detailed thermal compensation can refer to design tool for specific product.
1.3. Load-Line Design
In the G-NAVPTM topology, the load line design depends on the ratio of current loop gain and voltage loop gain. The
detailed load line equation will be shown in the corresponding IC datasheet. The following is using RT8884B as an
1  DCR  R
Where DCR (25°C) = 0.72m, RCS = 680 is the current sensing resistor, REQ (25°C) is designed for the thermal
compensation, and the R2 / R1 is the compensator AV gain. Through this equation, the load line can be changed
simply by adjusting the compensator AV gain. Following Intel VR12.5 specification, a 1.5 (m) load line is required;
therefore, the R2 / R1 AV gain can be decided. The design example of RT8884B is shown as below.
1  DCR  R
1  0.72m  16.8k
 2 680
 R2  59.2k
© 2014 Richtek Technology Corporation
Application Note
2. Layout Consideration
Careful PC board layout is critical to achieve low switching losses and clean, stable operation. The switching power
stage requires particular attention. If possible, mount all of the power components on the top side of the board with
their ground terminals flushed against one another. Follow these guidelines for optimum PC board layout :
2.1. Power Stage Layout Guideline
Keep the high current paths short, especially at the ground terminals.
Keep the power traces and load connections short. This is essential for high efficiency.
When trade-off between the charging path and the discharging path of the inductor, it's preferable to let the
inductor charging path longer than the discharging path.
2.2. IC Sensing Pad and RGND Layout Guideline
Place the current sense component (CX, RCSX, RX) close to the controller to avoid the current sensing signals
be coupled by the noise.
Side Pad
Side Pad
Strong Signal
Figure 3. Placement of current sensing components.
ISENxP and ISENxN connections for current limit and voltage positioning must be made using Kelvin sense
connections to guarantee current sense accuracy. The traces from the inductor are run directly from the
inductor pad and not from the connection plane of the inductor.
Figure 4. The inductor pad for current sensing traces.
The PCB trace from the inductor sense nodes should be paralleled back to the controller. Typically these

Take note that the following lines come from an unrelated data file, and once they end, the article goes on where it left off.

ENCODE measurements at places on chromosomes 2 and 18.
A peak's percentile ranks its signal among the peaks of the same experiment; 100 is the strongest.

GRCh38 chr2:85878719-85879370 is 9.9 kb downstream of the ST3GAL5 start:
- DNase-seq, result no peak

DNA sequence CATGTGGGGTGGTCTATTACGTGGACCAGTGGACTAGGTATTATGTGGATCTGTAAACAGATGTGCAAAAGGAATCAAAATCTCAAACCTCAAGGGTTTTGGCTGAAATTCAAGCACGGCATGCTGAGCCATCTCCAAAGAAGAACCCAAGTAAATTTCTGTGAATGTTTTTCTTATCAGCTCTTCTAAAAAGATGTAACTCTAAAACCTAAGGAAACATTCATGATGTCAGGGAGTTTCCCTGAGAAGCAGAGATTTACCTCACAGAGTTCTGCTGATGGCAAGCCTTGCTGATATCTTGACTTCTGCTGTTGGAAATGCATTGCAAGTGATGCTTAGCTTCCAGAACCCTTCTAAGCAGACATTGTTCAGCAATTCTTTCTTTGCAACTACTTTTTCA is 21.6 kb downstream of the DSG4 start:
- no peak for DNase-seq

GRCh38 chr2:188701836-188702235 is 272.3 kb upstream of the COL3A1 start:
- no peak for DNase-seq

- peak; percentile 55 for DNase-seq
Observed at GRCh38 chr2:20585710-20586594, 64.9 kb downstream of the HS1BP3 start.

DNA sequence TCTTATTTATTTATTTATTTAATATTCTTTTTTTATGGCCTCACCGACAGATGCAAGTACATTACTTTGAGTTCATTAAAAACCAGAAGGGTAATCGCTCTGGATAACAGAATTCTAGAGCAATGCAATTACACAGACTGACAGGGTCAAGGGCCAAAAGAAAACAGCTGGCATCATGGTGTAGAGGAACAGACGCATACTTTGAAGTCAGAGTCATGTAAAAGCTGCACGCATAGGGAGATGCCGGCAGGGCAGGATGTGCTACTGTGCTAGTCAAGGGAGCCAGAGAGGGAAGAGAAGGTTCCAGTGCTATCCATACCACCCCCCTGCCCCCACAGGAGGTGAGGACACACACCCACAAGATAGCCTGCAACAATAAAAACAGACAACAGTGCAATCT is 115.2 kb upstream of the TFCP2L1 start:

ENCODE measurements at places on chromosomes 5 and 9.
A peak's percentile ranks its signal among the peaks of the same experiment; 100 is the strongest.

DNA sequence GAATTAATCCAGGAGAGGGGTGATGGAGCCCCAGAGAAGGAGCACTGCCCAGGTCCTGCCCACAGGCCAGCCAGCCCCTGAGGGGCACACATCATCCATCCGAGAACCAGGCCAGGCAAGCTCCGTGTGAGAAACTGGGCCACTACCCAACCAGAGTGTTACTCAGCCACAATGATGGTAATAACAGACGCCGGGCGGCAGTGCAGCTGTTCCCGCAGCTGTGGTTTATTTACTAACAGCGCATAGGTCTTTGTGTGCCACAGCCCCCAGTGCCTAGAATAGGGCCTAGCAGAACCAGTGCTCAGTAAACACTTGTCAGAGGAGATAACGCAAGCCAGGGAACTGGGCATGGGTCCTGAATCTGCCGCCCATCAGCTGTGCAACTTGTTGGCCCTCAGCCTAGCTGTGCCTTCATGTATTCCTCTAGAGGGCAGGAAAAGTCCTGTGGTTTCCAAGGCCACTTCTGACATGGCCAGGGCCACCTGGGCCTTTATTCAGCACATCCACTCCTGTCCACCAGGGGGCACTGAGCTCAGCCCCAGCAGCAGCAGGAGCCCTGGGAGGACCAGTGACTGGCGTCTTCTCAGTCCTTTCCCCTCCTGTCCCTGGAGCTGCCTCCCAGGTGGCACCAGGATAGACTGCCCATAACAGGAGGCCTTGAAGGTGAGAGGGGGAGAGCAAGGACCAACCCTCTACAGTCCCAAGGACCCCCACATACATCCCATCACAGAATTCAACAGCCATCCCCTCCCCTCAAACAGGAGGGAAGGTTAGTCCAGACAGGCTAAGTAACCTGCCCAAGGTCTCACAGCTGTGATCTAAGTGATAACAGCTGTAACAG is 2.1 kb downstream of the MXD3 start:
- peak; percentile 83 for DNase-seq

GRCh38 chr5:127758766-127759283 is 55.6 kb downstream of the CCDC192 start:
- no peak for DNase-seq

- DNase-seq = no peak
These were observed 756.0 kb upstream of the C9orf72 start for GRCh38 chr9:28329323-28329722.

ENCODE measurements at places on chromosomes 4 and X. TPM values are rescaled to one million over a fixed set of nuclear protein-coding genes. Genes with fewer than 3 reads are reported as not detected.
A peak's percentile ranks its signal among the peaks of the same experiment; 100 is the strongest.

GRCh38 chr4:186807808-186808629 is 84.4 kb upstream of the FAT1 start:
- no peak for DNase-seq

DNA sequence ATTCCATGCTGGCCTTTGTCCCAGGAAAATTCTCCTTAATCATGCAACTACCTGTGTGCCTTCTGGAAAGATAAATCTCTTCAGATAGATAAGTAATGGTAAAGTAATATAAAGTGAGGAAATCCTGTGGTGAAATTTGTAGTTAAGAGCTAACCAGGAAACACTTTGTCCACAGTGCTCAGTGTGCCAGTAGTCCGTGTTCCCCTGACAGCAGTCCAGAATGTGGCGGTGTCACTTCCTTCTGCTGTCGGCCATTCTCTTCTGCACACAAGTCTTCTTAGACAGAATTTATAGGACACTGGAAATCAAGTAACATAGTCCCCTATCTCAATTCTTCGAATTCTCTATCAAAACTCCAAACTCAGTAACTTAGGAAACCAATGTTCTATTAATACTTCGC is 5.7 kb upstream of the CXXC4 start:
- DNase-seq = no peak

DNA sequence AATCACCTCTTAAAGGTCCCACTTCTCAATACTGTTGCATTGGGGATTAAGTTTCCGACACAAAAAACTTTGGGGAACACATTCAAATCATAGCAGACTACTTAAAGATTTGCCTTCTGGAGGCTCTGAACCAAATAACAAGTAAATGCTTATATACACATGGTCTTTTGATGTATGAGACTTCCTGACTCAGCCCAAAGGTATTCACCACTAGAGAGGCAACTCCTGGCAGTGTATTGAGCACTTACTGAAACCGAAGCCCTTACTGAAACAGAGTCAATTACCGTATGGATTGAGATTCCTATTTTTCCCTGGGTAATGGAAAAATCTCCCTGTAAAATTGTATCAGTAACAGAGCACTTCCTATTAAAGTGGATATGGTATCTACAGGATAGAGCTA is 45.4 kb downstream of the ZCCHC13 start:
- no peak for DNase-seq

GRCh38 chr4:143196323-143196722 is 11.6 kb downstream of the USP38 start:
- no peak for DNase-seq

traces are run underneath the inductors on the bottom layer of PCB. If these traces run on an inner layer, there
must be a ground plane above the current sense traces as a shielding from the top layer.
Route high speed switching nodes (PWM, UG, LG, phase, etc…) away from sensitive analog areas (COMP,
FB, ISENxP, ISENxN, etc...).
Users need to connect exposed pad to the ground plane through low impedance path. The use of at least 5
vias to connect to ground planes in PCB internal layers is recommended.
© 2014 Richtek Technology Corporation
Application Note
3. Experimental Result and Conclusion
3.1. Experimental Result
Figure 5 shows the RT8884B EVB sample, which is applied in VR12.5 applications and can supports 4/3/2/1 phase.
The measured load line curve and efficiency is showed in Figure 6. From the measured result, the G-NAVPTM
topology can provide an accurate load line and still maintain the higher efficiency. Figure 7 shows a large step and a
small step load transient waveform, which indicates fast and stable transient performance and proper AVP control.
Figure 5. The EVB sample of RT8884B.
Table 1. EVB testing condition
1.8V @PS0
Phase Number
360nH / 0.72m
OSCON : 470F / 4.5m*4
MLCC : 22F*19
© 2014 Richtek Technology Corporation
Application Note
Figure 6. Measured load-line and efficiency from RT8884B.
(CH3: Loading current (900mv/Div) ; CH4: Output voltage (30mV/Div))
(a) Large step (1A-61A) ACLL @300Hz
(b) Small step (50A-60A) ACLL @300Hz
Figure 7. Measured ACLL result from RT8884B.
3.2. Conclusion
The design of the system components usually needs to compromise between lots of restrictions to gain the most
benefit on the efficiency and performance. Besides, the particular layout skills are used to minimize the effect of the
parasitic component and avoid the high speed switching noise coupling. This application note shows the general
design approach of G-NAVPTM control topology and the PCB layout rules. Following the rules mentioned above,
users can use Richtek’s controller IC without any inconvenience.
© 2014 Richtek Technology Corporation
Application Note
4. Reference
[1] Richtek, RT8884B datasheet.
[2] Intel document, “Shark Bay Ultrabook™ Platform Power Delivery”
[3] Intel document, “Shark Bay Mobile Platform Power Delivery”
[4] Intel document, “Shark Bay Desktop and Denlow-WS Platform”
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Hsinchu, Taiwan, R.O.C.
Tel: 886-3-5526789
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© 2014 Richtek Technology Corporation